Thompson: Brandon Aiyuk, even in a phone booth, shows how dangerous 49ers can be

Brandon Aiyuk, lined up in the slot to the right, ran straight at Pittsburgh cornerback Patrick Peterson, who backpedaled until he was a couple of yards deep in the end zone. Deebo Samuel, lined up wide right, slanted in front of Aiyuk across the middle of the field, taking Steelers safety Damontae Kazee with him. This left Peterson on an island.

Fortunately for Peterson, his film study gave him insight into the tendencies of the Brock Purdy-led 49ers offense.

As he slid over to head off Aiyuk, Peterson pointed to alert his teammates where Samuel was going. And even with the play action to Christian McCaffrey, Peterson didn’t get caught looking in the backfield. He was on Aiyuk the whole way. It seemed Peterson had a bead on the play.

But Aiyuk, as he got close to Peterson, chopped his feet as he decelerated before making his move — both his hands waving, accentuating the misdirection. Aiyuk feigned toward the sideline as if he were running an out route. Then, suddenly, he darted toward the middle of the field.

Peterson was cooked. You could tell he didn’t pick up a tell because he fell.

Both hands touched grass as Aiyuk zipped away from him. Peterson didn’t get back into the picture until Aiyuk was crash landing with a touchdown — his first of two on the day to go with a career-high 129 yards receiving.

“Aiyuk did an awesome job beating his man,” 49ers coach Kyle Shanahan said. “Deebo was No. 1 on the route. We were expecting a lot of people to go with him and leave Aiyuk alone. (Our offensive line) needed to hold up to be able to wait for that, and we did. And Aiyuk did what we thought he would do.”

It was the opening salvo of what became a 30-7 thumping by the visiting 49ers. It was also a tangible example of the 49ers’ offensive potency. This regular season started the same way the last one ended.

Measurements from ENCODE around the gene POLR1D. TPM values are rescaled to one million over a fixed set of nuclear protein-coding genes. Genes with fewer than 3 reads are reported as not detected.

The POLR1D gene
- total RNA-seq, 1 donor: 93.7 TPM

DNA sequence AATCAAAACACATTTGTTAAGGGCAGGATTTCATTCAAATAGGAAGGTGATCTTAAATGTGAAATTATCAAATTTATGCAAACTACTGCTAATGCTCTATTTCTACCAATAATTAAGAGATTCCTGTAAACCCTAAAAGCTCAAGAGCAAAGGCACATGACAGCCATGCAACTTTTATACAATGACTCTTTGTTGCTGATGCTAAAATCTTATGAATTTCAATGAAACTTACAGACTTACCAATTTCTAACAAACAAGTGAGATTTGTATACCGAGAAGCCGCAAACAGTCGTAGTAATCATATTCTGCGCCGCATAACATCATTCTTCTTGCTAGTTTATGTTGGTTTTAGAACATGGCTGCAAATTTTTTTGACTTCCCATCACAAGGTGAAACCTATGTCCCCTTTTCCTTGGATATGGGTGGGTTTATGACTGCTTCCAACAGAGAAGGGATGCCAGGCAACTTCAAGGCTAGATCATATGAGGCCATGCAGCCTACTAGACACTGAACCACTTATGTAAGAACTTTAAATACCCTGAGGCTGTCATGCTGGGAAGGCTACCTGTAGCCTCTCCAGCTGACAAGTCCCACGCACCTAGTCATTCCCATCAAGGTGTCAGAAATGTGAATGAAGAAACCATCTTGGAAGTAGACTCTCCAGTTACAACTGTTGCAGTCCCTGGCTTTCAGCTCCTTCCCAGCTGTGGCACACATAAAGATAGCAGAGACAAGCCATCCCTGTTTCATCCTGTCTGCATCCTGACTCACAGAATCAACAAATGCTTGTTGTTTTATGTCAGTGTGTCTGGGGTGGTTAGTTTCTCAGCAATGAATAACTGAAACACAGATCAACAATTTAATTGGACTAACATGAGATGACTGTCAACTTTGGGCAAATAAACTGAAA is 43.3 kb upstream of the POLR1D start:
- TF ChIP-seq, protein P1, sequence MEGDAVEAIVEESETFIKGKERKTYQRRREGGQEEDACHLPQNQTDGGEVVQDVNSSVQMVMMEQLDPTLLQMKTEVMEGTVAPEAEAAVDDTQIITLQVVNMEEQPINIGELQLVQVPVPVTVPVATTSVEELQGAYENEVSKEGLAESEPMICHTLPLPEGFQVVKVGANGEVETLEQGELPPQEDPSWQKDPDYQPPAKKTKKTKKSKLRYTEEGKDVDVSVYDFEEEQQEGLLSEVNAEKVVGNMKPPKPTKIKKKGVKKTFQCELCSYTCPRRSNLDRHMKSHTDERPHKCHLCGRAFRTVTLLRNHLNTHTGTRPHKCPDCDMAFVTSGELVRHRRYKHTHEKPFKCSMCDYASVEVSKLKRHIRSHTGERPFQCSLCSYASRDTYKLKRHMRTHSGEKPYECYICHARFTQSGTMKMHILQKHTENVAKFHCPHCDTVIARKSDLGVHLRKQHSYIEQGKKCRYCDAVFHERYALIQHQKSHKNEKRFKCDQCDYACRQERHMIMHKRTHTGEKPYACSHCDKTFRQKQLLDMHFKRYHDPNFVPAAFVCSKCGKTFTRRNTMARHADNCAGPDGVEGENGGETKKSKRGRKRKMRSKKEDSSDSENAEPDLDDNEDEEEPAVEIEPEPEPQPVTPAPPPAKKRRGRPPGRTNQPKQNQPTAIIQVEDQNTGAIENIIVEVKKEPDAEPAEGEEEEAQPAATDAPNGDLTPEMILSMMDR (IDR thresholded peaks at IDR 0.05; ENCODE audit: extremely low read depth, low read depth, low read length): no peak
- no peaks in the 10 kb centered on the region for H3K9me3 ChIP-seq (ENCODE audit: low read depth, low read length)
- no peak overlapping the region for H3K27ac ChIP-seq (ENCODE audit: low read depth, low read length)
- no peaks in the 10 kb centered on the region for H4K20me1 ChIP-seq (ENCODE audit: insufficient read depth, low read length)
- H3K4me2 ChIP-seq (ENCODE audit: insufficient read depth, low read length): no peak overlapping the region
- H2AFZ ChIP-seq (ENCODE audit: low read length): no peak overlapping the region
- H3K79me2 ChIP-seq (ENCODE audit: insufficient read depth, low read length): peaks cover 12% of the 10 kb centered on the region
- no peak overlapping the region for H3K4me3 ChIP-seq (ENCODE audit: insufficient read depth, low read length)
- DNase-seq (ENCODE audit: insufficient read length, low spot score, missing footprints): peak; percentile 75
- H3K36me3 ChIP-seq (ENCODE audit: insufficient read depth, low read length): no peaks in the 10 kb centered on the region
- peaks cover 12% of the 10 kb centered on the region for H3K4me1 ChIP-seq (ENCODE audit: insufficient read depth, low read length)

Sunday’s win over Pittsburgh marked the 49ers’ fourth consecutive regular-season game scoring at least 30 points and the eighth time in 11 regular-season games since acquiring McCaffrey. In their last seven regular-season games, in which Purdy took the majority of the snaps, the 49ers have averaged 33 points.

A potent offense wins you a lot of games during the regular season. In the history of the NFL, 41 teams have averaged 30 points per game for a season. Of them, 34 finished with at least 12 wins. Only the 2004 Chiefs did it and had a losing record.

Over the last 10 seasons, 39 teams have averaged 28 points — 27 won at least 12 games. Only the 2019 Buccaneers and 2016 Saints won fewer than 11 games, each posting seven wins.

And if the 49ers defense is as good as usual? San Francisco should be as good as advertised.

The potency of the 49ers offense helps its defense just by the pressure it applies. Opposing offenses already know they has to figure out a way to get four scores to have a chance. Steelers quarterback Kenny Pickett had been lights out in the preseason and is expected by many to lead a formidable Steelers offense. That still might end up true. But Pittsburgh got behind, and he looked wholly mediocre trying to make something happen against the 49ers defense.

“I think San Fran’s defense is a little bit better than some teams in the preseason we played,” Pickett told reporters after the game.